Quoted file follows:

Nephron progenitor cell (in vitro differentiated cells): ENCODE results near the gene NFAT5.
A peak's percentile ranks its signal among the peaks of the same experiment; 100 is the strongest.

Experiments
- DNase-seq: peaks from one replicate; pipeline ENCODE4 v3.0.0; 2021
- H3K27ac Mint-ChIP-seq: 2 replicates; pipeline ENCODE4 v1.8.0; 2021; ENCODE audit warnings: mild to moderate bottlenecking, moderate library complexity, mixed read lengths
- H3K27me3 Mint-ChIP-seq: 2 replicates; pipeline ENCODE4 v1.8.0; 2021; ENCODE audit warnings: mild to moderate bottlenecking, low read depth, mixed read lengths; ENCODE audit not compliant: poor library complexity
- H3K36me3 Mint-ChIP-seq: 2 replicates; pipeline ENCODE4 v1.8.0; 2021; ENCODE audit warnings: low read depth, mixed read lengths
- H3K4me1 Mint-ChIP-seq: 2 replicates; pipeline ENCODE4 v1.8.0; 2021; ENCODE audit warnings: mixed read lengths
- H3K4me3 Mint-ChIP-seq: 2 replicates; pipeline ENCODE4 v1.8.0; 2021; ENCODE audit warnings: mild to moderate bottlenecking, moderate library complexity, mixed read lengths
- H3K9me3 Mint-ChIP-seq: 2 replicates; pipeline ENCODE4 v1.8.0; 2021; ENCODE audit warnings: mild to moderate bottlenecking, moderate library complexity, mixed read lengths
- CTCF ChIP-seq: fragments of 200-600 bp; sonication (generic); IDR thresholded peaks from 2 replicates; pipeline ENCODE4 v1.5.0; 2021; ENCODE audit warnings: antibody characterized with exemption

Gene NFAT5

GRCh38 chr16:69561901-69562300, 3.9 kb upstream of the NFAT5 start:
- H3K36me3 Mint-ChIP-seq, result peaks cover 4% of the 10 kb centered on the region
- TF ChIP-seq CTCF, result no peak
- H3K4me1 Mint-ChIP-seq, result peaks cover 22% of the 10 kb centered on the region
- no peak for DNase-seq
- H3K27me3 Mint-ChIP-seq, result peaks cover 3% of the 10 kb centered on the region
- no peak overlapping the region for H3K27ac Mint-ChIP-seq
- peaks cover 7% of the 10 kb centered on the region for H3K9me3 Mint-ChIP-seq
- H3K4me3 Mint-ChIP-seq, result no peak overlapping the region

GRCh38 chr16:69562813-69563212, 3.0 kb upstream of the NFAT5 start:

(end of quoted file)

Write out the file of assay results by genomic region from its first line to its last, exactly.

Nephron progenitor cell (in vitro differentiated cells): ENCODE results near the gene NFAT5.
A peak's percentile ranks its signal among the peaks of the same experiment; 100 is the strongest.

Experiments
- DNase-seq: peaks from one replicate; pipeline ENCODE4 v3.0.0; 2021
- H3K27ac Mint-ChIP-seq: 2 replicates; pipeline ENCODE4 v1.8.0; 2021; ENCODE audit warnings: mild to moderate bottlenecking, moderate library complexity, mixed read lengths
- H3K27me3 Mint-ChIP-seq: 2 replicates; pipeline ENCODE4 v1.8.0; 2021; ENCODE audit warnings: mild to moderate bottlenecking, low read depth, mixed read lengths; ENCODE audit not compliant: poor library complexity
- H3K36me3 Mint-ChIP-seq: 2 replicates; pipeline ENCODE4 v1.8.0; 2021; ENCODE audit warnings: low read depth, mixed read lengths
- H3K4me1 Mint-ChIP-seq: 2 replicates; pipeline ENCODE4 v1.8.0; 2021; ENCODE audit warnings: mixed read lengths
- H3K4me3 Mint-ChIP-seq: 2 replicates; pipeline ENCODE4 v1.8.0; 2021; ENCODE audit warnings: mild to moderate bottlenecking, moderate library complexity, mixed read lengths
- H3K9me3 Mint-ChIP-seq: 2 replicates; pipeline ENCODE4 v1.8.0; 2021; ENCODE audit warnings: mild to moderate bottlenecking, moderate library complexity, mixed read lengths
- CTCF ChIP-seq: fragments of 200-600 bp; sonication (generic); IDR thresholded peaks from 2 replicates; pipeline ENCODE4 v1.5.0; 2021; ENCODE audit warnings: antibody characterized with exemption

Gene NFAT5

GRCh38 chr16:69561901-69562300, 3.9 kb upstream of the NFAT5 start:
- H3K36me3 Mint-ChIP-seq, result peaks cover 4% of the 10 kb centered on the region
- TF ChIP-seq CTCF, result no peak
- H3K4me1 Mint-ChIP-seq, result peaks cover 22% of the 10 kb centered on the region
- no peak for DNase-seq
- H3K27me3 Mint-ChIP-seq, result peaks cover 3% of the 10 kb centered on the region
- no peak overlapping the region for H3K27ac Mint-ChIP-seq
- peaks cover 7% of the 10 kb centered on the region for H3K9me3 Mint-ChIP-seq
- H3K4me3 Mint-ChIP-seq, result no peak overlapping the region

GRCh38 chr16:69562813-69563212, 3.0 kb upstream of the NFAT5 start: